Sourdough is easy to make at home as all you need is water, flour, and salt. With that said, as easy as it is to make, it’s also quite the process. Making your sourdough starter will take around 3–5 days, and it’s important not to rush the process as you want a great product in the end.

Here are two  easy recipes for sourdough bread to follow:

1. Simple Sourdough Bread Recipe

1. Make a sourdough starter.

2. Feed your starter daily and let it grow for a few days. You can use part of this starter to make the bread and save the rest for future use.

3. Mix part of your starter with flour and water and allow this mixture to rest for a few hours. Then add salt.

4. Fold the dough out a few times before letting it rest again for approximately 10–30 minutes. Repeat the folding and resting steps a few times until the dough becomes smooth and stretchy.

5. On the final rest, let the dough rise at room temperature until it grows to about 1.5 times its original volume.

6. Shape your bread loaf and bake it in a Dutch oven.

7. Allow the bread to cool on a rack for 2–3 hours before slicing it.

2. Multigrain Sourdough Sandwich Bread Recipe

1 cup white wheat or spelt flour
1 cup wholemeal wheat or spelt flour
½ cup rolled oats
½ cup seeds (flaxseeds, sunflower, pumpkin)
¼ cup ground flaxseeds
1½ teaspoons sea salt
about 1½ cups warm water
¾ cup active sourdough starter, fed 6 to 8 hours prior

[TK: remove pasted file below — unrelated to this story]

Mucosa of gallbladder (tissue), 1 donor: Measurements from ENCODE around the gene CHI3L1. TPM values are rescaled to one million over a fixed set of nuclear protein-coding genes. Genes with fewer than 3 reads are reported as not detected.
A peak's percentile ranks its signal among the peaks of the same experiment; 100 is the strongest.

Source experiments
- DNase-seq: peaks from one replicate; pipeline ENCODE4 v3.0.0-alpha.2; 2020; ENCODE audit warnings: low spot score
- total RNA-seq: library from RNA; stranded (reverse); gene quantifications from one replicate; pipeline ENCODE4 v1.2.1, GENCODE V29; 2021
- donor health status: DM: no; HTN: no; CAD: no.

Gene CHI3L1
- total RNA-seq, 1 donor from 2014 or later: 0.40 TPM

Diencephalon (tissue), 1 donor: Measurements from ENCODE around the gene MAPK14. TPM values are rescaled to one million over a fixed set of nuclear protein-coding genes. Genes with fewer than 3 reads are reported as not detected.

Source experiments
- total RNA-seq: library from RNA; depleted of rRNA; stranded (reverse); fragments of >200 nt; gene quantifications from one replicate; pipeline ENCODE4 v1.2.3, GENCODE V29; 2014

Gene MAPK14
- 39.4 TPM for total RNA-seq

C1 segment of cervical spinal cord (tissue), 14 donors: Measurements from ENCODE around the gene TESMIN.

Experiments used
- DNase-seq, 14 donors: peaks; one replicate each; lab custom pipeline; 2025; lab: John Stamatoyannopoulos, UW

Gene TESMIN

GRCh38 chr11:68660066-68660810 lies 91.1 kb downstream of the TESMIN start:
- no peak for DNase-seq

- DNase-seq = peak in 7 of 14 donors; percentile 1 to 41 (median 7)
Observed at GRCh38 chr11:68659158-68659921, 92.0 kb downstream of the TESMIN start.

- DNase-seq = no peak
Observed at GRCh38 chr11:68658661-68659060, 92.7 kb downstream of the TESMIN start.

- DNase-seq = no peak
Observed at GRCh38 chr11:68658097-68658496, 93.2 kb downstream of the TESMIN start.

1 tablespoon extra virgin olive oil


Combine the dry ingredients in a bowl and use a balloon whisk to mix well and aerate. Make a well and pour in 1¼ cups of water, the sourdough starter, and olive oil.

Use a spatula to mix well for one minute resulting in a thick cake-like batter (add extra water as needed to achieve this). Set aside the dough for several minutes and replenish the sourdough starter.

Pour the mixture into a greased bread tin or bread-maker tin. Sprinkle with sesame seeds if desired. Cover the tin with a plastic bag to create a humid environment (make sure the bag doesn’t touch the dough) and set aside in a warm place for 6 to 10 hours until risen by about a third with a “domed” surface.

Preheat oven to 220 °C. Put the bread in the oven and immediately turn down the heat to 200 °C. Bake for 50 minutes. Remove the bread from the tin; check it has a golden crust. If not, place the bread back in the oven without the tin for an extra 10 minutes.